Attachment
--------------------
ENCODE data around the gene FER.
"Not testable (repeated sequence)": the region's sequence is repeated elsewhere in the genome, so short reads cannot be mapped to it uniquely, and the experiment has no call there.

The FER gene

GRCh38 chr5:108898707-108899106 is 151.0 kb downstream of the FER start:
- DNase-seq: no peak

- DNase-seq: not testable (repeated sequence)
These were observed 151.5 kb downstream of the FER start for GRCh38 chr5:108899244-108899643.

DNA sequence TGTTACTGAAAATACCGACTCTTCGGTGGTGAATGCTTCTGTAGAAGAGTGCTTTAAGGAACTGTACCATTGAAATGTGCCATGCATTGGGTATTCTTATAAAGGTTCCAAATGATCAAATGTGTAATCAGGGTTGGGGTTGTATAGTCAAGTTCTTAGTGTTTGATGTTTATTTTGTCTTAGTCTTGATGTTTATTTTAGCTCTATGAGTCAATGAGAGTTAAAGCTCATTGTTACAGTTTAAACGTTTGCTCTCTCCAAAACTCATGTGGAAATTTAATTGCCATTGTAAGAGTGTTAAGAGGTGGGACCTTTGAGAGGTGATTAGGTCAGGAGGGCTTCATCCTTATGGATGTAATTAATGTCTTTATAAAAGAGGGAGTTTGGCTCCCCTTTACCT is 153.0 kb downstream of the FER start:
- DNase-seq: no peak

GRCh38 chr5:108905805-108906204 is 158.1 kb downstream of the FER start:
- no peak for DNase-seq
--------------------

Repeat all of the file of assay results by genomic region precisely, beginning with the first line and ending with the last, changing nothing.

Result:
ENCODE data around the gene FER.
"Not testable (repeated sequence)": the region's sequence is repeated elsewhere in the genome, so short reads cannot be mapped to it uniquely, and the experiment has no call there.

The FER gene

GRCh38 chr5:108898707-108899106 is 151.0 kb downstream of the FER start:
- DNase-seq: no peak

- DNase-seq: not testable (repeated sequence)
These were observed 151.5 kb downstream of the FER start for GRCh38 chr5:108899244-108899643.

DNA sequence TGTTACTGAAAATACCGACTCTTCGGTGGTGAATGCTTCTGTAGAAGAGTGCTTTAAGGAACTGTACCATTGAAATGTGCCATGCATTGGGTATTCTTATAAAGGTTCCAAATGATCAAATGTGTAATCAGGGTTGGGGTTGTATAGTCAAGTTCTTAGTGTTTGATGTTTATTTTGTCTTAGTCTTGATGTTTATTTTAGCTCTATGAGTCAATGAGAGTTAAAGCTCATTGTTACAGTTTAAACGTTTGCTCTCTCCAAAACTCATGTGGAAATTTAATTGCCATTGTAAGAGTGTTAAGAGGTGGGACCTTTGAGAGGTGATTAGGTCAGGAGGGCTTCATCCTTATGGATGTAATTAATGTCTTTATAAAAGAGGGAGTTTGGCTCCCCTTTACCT is 153.0 kb downstream of the FER start:
- DNase-seq: no peak

GRCh38 chr5:108905805-108906204 is 158.1 kb downstream of the FER start:
- no peak for DNase-seq